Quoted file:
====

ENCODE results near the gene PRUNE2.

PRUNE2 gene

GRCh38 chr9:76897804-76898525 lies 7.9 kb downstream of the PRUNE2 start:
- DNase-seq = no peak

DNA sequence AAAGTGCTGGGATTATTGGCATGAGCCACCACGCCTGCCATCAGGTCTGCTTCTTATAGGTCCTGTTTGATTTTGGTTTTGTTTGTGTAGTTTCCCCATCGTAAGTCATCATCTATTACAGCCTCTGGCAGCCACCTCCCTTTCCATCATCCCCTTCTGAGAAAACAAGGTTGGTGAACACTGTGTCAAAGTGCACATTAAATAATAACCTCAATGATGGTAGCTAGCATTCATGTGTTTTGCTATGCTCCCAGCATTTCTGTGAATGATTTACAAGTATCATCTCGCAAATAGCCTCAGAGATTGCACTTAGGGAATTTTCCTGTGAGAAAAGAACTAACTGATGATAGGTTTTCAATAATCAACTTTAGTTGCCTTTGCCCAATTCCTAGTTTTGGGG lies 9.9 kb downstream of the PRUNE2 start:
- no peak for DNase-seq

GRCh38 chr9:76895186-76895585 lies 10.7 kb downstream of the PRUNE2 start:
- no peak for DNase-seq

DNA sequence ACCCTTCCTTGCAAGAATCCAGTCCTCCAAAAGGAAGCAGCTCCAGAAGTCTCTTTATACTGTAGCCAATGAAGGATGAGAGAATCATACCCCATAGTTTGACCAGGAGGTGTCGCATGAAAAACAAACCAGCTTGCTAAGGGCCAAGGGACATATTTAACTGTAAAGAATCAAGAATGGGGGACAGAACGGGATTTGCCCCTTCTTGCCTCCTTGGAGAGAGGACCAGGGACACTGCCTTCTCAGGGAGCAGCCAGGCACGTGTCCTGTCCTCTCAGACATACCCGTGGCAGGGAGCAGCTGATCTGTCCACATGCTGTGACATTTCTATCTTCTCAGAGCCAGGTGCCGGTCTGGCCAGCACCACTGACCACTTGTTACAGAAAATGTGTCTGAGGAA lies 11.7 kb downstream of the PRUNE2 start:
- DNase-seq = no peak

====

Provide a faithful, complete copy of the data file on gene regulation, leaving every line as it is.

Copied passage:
ENCODE results near the gene PRUNE2.

PRUNE2 gene

GRCh38 chr9:76897804-76898525 lies 7.9 kb downstream of the PRUNE2 start:
- DNase-seq = no peak

DNA sequence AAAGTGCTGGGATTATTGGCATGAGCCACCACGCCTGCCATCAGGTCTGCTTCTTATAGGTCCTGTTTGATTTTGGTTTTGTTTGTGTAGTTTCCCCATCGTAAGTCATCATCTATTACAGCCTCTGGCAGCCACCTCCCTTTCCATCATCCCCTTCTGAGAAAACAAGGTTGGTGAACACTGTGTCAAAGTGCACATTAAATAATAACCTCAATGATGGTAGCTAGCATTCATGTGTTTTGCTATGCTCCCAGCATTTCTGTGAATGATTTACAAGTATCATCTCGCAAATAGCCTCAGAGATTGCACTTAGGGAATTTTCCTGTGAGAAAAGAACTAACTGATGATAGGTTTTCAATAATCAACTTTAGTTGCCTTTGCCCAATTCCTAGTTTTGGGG lies 9.9 kb downstream of the PRUNE2 start:
- no peak for DNase-seq

GRCh38 chr9:76895186-76895585 lies 10.7 kb downstream of the PRUNE2 start:
- no peak for DNase-seq

DNA sequence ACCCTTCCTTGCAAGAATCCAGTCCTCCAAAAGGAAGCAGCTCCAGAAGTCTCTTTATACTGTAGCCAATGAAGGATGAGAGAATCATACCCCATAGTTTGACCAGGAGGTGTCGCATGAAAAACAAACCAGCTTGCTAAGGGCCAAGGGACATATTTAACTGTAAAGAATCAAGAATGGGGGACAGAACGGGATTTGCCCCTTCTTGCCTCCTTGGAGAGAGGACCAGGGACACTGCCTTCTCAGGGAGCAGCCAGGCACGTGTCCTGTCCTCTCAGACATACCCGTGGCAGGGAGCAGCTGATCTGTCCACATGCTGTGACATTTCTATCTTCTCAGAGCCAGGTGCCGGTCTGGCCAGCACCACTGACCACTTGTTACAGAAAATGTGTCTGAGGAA lies 11.7 kb downstream of the PRUNE2 start:
- DNase-seq = no peak